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When you’re working over 40 hours a week, trying to balance a personal life, social life, and a healthy life, your days can get really crazy.
It’s hard to remember to do your laundry, let alone worry about how to manage your time efficiently. It becomes a battle of “What should I give up today?” in order to cram everything into your hectic schedule.
Rather than make sacrifices, try making changes first. There are three simple strategies you can focus on in order to change the way you spend your time day in and day out. Here they are:
1. Stop Half-Working
You know what we’re talking about here. Half work is the death of productivity. It’s deceiving because you think you’re being extra productive by doing half of a task here and half of a task there.
In reality, the multi-tasking bug has bitten you, and it’s turning into a full-blown unproductive epidemic. Don’t start on something and then take a phone break. Don’t set yourself up for failure by promising to get through half of your assignment.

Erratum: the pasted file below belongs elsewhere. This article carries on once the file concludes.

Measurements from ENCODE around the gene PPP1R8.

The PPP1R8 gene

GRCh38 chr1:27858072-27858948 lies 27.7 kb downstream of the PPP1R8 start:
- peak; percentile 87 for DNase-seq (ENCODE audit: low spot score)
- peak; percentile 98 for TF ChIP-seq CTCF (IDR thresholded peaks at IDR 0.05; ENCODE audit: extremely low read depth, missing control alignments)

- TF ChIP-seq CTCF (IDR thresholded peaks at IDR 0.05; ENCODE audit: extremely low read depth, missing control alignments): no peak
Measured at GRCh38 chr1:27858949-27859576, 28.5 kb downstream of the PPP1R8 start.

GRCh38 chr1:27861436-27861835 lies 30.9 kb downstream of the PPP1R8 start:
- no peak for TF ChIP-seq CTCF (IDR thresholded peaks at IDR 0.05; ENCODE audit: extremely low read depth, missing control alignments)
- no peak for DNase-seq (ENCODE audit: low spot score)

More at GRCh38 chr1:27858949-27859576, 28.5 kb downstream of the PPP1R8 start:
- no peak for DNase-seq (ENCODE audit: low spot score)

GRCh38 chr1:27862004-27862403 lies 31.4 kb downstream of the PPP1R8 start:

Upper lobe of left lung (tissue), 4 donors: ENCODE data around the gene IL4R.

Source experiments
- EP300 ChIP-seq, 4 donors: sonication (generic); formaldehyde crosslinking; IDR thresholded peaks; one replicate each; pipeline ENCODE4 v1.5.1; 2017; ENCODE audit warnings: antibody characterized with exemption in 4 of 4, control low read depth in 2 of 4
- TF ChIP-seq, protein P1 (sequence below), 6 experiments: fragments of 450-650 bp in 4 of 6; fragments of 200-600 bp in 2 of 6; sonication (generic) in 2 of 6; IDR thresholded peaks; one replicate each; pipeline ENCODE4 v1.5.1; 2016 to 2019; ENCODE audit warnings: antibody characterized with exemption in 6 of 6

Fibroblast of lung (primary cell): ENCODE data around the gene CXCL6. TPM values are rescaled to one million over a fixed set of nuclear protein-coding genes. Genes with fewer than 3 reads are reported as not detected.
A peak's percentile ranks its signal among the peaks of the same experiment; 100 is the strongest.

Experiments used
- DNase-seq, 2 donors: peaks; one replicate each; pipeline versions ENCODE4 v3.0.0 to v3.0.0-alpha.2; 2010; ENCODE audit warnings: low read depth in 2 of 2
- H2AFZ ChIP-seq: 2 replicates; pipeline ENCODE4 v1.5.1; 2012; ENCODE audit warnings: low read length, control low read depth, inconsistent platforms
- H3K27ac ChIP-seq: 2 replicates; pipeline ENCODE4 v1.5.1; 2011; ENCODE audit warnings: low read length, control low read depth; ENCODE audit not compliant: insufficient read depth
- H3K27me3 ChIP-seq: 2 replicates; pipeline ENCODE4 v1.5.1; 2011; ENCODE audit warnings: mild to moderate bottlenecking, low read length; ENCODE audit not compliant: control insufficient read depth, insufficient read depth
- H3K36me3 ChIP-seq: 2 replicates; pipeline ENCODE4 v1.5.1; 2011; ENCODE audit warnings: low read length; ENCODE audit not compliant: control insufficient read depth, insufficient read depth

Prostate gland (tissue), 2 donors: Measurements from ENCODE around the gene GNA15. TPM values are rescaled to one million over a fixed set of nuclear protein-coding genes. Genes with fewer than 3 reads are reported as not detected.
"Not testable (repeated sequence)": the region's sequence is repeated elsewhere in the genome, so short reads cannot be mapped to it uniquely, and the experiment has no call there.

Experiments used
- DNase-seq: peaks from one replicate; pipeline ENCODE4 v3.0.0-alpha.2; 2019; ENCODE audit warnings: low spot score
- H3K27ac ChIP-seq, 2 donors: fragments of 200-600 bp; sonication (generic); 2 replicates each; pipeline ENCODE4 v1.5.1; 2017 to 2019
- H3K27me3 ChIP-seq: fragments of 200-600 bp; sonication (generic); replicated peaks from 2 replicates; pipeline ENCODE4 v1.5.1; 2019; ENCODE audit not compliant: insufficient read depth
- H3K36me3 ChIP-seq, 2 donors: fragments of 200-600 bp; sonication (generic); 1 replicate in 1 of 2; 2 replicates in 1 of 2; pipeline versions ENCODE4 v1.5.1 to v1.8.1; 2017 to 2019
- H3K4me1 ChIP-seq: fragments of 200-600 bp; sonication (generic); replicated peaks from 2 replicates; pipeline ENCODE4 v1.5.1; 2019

Give your task your total focus and plow through it. You’ll be happier looking back on a finished product rather than looking ahead at a whole bunch of unfinished projects.
2. Knock Out the Most Important Thing First
Bite the bullet and line up your MITs. MIT stands for Most Important Thing. You know you need to get these things done, so why not just get them out of the way, especially if you dread them?
You may think that by procrastinating on an MIT, you’ll accrue a bunch of energy and motivation to attack it later in the day, but that couldn’t be farther from the truth.
In fact, you’ll be more drained and energy-deprived later on in the day, so your best bet is to knock it out first thing in the morning.
3. Stick to the Schedule
Schedule out all the things you’d like to get done in the day. Your schedule may include 5 or 6 big tasks to do at work, dinnertime, helping children with homework, and working out.
Not every day goes perfectly as planned, so allow some wiggle room in your schedule between tasks as much as possible and be flexible when things change. If your day takes a turn, instead of saying, “Now I can’t make a big dinner, so I’ll just order take-out,” compromise with yourself.
You can still make dinner, but maybe it won’t be a 4-course meal with dessert. Stick to your objectives and adjust them if needed.
These three time management strategies are all you need to make better use of your time in the day. Remember: You only have 86,400 seconds in the day. Use them wisely, but don’t beat yourself up if you don’t. There’s always tomorrow.